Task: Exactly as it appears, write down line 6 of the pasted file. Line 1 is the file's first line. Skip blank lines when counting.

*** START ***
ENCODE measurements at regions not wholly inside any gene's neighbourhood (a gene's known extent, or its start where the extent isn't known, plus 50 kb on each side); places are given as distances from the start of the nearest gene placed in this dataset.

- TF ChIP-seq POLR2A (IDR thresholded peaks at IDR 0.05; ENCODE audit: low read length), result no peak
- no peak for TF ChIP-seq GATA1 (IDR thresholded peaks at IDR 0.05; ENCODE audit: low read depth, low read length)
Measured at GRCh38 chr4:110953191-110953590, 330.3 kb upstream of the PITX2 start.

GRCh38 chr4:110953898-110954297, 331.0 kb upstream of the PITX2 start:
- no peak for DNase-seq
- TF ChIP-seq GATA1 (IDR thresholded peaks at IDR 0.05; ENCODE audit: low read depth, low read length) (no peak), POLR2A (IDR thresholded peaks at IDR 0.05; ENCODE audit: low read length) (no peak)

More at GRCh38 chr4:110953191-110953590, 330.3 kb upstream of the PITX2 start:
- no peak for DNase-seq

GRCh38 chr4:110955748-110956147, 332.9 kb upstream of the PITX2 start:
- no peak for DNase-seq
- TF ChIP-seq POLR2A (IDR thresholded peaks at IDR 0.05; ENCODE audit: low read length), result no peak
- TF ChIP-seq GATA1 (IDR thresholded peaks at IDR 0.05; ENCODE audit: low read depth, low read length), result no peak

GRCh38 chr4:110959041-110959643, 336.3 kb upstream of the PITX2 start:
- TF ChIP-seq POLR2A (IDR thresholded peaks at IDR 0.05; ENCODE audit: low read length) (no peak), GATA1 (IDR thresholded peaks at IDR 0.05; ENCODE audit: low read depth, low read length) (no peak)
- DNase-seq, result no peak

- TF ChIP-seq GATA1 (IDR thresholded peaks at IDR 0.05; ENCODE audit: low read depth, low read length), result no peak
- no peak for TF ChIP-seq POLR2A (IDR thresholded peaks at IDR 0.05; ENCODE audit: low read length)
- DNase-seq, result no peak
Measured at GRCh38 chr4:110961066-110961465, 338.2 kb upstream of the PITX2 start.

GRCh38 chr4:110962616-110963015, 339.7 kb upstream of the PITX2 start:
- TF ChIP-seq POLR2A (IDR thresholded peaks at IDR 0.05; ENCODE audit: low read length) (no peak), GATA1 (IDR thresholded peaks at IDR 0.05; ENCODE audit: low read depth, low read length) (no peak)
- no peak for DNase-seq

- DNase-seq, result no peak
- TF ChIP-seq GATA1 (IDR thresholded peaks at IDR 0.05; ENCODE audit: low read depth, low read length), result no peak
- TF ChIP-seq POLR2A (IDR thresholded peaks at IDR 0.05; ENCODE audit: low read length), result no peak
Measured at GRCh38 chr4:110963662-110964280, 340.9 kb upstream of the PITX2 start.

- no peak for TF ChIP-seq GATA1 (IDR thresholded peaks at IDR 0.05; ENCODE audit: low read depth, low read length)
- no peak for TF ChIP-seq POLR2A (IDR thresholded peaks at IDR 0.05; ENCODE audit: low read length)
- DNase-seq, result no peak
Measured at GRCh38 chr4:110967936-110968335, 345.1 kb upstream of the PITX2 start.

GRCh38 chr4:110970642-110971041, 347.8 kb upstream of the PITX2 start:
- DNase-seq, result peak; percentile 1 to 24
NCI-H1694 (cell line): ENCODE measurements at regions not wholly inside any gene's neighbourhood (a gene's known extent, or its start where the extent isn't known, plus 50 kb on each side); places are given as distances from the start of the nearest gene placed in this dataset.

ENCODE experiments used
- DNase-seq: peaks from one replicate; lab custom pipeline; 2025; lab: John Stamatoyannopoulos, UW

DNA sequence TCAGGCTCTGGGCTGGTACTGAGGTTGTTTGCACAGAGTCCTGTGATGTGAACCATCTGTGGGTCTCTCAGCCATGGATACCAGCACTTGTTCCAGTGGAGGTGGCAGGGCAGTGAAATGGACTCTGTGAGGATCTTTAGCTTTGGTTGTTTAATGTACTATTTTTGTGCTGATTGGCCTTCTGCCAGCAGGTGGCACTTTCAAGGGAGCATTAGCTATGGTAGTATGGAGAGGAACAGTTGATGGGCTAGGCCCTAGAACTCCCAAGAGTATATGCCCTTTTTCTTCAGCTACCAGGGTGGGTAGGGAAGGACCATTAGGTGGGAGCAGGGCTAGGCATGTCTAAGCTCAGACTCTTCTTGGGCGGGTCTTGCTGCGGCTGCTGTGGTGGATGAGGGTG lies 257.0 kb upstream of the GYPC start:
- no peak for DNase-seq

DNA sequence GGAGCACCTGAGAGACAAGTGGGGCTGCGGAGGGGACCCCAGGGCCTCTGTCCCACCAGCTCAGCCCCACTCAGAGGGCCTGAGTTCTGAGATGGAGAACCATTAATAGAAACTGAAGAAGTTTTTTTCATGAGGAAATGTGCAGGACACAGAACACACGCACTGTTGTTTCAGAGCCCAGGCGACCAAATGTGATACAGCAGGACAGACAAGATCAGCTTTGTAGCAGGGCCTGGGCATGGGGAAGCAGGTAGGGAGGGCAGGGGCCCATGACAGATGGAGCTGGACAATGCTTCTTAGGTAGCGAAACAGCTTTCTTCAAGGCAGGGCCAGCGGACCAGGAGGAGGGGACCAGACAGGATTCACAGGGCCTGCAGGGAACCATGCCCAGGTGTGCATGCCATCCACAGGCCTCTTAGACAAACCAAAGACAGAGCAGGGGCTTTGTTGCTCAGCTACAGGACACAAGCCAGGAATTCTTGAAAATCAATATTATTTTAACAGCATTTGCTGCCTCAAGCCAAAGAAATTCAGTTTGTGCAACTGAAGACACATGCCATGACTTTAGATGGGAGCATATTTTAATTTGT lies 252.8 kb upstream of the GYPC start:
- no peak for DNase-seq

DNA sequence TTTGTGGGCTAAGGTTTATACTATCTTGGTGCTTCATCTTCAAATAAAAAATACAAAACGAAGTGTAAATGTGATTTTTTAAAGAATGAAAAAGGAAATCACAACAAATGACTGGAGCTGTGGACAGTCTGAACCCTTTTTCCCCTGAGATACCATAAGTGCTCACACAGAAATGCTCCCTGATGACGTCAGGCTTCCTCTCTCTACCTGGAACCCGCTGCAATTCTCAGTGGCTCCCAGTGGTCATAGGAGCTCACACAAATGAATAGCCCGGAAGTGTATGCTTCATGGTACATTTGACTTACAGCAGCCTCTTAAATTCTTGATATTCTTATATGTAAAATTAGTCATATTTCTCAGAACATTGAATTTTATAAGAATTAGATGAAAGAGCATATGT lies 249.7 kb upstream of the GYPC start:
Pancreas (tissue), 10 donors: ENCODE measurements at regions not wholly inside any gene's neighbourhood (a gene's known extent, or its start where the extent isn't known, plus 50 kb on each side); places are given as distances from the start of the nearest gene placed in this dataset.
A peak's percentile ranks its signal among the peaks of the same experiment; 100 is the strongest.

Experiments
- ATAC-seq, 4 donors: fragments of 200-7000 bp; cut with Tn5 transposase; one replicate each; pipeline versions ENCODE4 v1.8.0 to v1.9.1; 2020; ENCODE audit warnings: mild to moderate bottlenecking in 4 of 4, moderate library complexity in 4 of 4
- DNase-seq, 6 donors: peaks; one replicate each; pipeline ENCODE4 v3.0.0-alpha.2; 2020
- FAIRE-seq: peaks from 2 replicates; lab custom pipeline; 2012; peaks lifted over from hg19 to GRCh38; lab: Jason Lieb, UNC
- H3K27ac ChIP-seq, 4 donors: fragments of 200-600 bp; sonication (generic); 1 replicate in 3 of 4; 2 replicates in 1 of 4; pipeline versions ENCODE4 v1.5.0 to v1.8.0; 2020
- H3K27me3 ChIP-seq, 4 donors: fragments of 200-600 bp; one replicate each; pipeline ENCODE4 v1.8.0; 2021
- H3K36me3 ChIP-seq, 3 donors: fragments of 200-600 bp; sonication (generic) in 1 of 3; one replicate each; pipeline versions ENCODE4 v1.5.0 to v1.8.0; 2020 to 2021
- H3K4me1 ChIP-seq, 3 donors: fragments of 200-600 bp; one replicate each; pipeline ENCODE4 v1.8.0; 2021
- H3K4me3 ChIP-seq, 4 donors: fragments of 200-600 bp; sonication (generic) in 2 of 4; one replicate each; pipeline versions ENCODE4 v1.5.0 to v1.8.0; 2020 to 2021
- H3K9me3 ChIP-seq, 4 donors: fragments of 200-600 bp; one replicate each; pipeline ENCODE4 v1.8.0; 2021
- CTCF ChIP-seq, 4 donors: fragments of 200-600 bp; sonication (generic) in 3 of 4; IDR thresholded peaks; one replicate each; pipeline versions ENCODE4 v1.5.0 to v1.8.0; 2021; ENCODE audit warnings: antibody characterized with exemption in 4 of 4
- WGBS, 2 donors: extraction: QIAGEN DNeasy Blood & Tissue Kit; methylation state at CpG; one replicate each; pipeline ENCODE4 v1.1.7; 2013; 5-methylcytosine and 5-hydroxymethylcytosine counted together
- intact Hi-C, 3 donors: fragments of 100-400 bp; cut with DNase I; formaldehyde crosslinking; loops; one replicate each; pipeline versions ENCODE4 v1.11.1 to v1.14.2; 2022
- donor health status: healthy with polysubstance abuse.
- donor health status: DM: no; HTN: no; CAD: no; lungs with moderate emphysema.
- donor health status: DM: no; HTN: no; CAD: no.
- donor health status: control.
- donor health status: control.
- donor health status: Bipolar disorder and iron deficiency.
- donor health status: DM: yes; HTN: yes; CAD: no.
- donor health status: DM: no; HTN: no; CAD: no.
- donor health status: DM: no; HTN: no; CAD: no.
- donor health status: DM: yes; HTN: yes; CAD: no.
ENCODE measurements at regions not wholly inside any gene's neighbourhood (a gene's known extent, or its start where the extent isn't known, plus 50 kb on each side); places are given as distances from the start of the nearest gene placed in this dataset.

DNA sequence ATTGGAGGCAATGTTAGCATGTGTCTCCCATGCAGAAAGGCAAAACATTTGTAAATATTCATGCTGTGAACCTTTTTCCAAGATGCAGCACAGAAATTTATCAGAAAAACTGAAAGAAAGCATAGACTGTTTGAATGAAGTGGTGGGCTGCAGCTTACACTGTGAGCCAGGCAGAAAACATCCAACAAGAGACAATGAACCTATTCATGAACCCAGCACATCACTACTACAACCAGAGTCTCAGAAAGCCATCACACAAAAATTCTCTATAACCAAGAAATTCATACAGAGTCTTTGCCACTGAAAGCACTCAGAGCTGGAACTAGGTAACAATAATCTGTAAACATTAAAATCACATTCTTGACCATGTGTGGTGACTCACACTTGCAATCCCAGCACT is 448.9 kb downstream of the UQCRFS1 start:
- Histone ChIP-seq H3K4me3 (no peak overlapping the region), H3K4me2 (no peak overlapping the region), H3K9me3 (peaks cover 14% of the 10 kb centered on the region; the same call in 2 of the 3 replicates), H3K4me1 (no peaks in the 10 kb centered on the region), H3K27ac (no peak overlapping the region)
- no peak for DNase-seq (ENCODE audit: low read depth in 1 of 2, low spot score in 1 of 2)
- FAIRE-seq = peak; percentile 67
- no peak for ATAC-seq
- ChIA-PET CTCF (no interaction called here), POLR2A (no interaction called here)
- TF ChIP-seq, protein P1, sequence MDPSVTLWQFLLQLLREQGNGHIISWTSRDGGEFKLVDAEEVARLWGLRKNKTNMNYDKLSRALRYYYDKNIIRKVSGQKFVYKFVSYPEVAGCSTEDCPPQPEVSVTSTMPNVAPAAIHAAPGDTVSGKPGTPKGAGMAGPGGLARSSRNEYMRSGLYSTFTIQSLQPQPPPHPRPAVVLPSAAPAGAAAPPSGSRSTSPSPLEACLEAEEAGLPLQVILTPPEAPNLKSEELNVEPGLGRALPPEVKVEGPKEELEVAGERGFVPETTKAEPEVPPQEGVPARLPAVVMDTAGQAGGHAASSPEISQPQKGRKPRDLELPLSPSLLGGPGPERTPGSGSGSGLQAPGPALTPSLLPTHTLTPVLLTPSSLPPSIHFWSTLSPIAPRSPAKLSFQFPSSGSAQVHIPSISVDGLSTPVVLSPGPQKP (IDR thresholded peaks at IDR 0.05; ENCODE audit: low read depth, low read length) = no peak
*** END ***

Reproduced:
- no peak for DNase-seq